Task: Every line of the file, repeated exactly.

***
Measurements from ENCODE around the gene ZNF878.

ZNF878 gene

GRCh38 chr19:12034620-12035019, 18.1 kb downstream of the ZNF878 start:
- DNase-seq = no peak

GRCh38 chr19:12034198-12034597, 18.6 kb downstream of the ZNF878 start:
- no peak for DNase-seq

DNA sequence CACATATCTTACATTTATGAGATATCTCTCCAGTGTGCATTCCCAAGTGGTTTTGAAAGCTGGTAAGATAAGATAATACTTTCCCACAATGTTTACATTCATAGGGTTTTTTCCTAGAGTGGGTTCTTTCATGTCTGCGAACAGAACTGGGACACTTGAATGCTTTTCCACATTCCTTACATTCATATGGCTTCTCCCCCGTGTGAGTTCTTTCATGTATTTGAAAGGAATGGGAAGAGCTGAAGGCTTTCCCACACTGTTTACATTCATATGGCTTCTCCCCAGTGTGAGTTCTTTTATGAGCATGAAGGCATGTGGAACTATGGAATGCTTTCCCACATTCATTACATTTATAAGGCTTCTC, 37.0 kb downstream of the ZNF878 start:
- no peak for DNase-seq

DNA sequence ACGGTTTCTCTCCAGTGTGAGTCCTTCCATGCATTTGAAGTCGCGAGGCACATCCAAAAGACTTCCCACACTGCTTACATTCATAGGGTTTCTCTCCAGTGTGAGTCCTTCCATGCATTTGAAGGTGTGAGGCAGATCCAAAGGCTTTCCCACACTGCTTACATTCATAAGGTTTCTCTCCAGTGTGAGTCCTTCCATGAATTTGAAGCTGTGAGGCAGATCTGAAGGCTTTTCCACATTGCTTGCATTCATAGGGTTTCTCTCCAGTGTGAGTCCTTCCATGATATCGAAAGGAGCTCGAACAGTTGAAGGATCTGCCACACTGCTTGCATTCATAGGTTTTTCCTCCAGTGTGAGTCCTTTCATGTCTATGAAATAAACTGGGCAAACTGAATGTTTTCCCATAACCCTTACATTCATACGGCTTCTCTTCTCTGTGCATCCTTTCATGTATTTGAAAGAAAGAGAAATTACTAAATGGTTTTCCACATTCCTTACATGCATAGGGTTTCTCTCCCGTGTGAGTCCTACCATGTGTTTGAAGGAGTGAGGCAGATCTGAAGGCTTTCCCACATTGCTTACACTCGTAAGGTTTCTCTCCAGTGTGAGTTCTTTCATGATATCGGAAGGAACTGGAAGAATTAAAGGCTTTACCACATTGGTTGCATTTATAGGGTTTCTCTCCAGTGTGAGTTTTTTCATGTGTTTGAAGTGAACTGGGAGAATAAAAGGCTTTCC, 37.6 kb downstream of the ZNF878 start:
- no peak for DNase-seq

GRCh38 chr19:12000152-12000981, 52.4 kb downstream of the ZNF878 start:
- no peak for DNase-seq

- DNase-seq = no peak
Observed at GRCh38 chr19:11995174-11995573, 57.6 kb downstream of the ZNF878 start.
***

Measurements from ENCODE around the gene ZNF878.

ZNF878 gene

GRCh38 chr19:12034620-12035019, 18.1 kb downstream of the ZNF878 start:
- DNase-seq = no peak

GRCh38 chr19:12034198-12034597, 18.6 kb downstream of the ZNF878 start:
- no peak for DNase-seq

DNA sequence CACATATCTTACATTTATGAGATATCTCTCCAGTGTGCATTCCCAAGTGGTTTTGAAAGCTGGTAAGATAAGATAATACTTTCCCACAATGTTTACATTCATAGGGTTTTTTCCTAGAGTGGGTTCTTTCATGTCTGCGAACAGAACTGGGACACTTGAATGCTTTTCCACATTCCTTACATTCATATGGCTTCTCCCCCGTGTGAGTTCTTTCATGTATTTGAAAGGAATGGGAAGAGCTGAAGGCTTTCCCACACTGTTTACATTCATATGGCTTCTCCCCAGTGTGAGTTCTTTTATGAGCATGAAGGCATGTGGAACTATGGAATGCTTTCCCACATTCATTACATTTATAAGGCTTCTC, 37.0 kb downstream of the ZNF878 start:
- no peak for DNase-seq

DNA sequence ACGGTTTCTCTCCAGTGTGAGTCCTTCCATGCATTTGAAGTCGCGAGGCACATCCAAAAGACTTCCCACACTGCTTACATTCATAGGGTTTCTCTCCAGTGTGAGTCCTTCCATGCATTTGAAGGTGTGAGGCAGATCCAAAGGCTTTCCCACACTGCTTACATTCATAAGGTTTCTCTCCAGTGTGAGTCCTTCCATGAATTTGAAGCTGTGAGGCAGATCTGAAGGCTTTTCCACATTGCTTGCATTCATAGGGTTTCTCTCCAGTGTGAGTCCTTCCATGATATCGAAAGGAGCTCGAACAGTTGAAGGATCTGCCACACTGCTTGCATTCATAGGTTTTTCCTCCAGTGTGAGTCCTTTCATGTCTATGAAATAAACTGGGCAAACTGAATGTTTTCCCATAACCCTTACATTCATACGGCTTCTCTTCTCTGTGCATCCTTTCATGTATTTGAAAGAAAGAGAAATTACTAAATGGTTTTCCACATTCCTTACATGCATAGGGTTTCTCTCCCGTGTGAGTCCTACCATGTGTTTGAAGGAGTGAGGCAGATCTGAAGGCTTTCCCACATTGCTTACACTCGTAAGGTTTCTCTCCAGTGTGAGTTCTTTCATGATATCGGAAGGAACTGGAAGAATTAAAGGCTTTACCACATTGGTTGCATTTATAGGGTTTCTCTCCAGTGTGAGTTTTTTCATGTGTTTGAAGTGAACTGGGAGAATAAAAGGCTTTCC, 37.6 kb downstream of the ZNF878 start:
- no peak for DNase-seq

GRCh38 chr19:12000152-12000981, 52.4 kb downstream of the ZNF878 start:
- no peak for DNase-seq

- DNase-seq = no peak
Observed at GRCh38 chr19:11995174-11995573, 57.6 kb downstream of the ZNF878 start.